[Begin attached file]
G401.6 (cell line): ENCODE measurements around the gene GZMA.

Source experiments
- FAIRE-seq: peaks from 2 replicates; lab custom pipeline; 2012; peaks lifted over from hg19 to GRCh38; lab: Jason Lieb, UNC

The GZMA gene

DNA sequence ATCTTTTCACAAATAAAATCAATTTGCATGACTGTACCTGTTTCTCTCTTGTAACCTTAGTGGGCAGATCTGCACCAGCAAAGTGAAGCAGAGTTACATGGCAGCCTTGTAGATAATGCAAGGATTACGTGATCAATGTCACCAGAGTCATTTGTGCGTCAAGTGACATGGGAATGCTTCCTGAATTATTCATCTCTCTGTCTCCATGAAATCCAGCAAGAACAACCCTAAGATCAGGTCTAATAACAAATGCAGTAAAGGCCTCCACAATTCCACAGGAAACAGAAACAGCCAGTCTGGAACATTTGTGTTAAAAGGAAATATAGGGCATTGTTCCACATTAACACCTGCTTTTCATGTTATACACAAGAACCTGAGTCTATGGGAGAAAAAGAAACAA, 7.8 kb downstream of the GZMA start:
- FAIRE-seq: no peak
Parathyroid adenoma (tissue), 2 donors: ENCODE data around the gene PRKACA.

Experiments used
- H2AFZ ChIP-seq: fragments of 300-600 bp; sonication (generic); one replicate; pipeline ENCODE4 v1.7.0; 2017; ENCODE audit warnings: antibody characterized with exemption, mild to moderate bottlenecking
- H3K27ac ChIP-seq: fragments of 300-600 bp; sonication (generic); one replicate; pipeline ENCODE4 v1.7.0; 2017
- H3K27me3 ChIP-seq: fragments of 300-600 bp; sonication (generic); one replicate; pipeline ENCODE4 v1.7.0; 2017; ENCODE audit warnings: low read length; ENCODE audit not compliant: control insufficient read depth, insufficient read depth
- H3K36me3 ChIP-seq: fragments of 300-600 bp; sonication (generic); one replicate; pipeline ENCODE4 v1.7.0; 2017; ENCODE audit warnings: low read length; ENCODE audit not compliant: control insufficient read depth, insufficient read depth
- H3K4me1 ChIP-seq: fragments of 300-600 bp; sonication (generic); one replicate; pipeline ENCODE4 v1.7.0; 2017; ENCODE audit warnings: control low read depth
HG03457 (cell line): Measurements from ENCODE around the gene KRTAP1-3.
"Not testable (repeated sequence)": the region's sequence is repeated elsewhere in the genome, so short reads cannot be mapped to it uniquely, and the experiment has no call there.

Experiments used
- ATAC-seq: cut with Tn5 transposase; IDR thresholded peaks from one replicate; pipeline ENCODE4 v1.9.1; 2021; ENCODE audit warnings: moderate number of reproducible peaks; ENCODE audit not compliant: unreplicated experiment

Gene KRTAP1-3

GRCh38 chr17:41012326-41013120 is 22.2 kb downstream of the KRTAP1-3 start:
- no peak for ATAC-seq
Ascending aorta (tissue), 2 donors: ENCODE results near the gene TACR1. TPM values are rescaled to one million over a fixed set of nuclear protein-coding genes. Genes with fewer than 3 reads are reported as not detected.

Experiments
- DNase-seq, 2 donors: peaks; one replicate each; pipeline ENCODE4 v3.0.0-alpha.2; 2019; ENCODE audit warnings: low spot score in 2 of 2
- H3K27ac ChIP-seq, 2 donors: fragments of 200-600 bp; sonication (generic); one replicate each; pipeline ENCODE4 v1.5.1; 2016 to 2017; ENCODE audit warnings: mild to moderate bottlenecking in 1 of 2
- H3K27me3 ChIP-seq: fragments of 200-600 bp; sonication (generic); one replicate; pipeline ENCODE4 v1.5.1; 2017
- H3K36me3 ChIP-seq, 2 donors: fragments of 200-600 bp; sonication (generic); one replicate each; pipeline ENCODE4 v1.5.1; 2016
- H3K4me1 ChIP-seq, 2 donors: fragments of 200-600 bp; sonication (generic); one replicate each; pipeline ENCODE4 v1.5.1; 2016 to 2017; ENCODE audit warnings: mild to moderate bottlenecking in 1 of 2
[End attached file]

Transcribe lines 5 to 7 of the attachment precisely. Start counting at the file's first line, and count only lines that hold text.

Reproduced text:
DNA sequence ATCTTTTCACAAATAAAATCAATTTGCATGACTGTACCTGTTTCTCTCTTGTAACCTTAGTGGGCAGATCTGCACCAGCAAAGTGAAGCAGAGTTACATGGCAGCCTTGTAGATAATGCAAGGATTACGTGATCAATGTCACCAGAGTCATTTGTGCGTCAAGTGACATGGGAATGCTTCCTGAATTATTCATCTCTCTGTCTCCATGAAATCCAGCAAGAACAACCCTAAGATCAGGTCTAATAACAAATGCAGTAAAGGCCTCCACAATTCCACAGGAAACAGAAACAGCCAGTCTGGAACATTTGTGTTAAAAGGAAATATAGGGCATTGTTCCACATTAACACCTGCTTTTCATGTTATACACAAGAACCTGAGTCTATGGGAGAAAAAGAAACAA, 7.8 kb downstream of the GZMA start:
- FAIRE-seq: no peak
Parathyroid adenoma (tissue), 2 donors: ENCODE data around the gene PRKACA.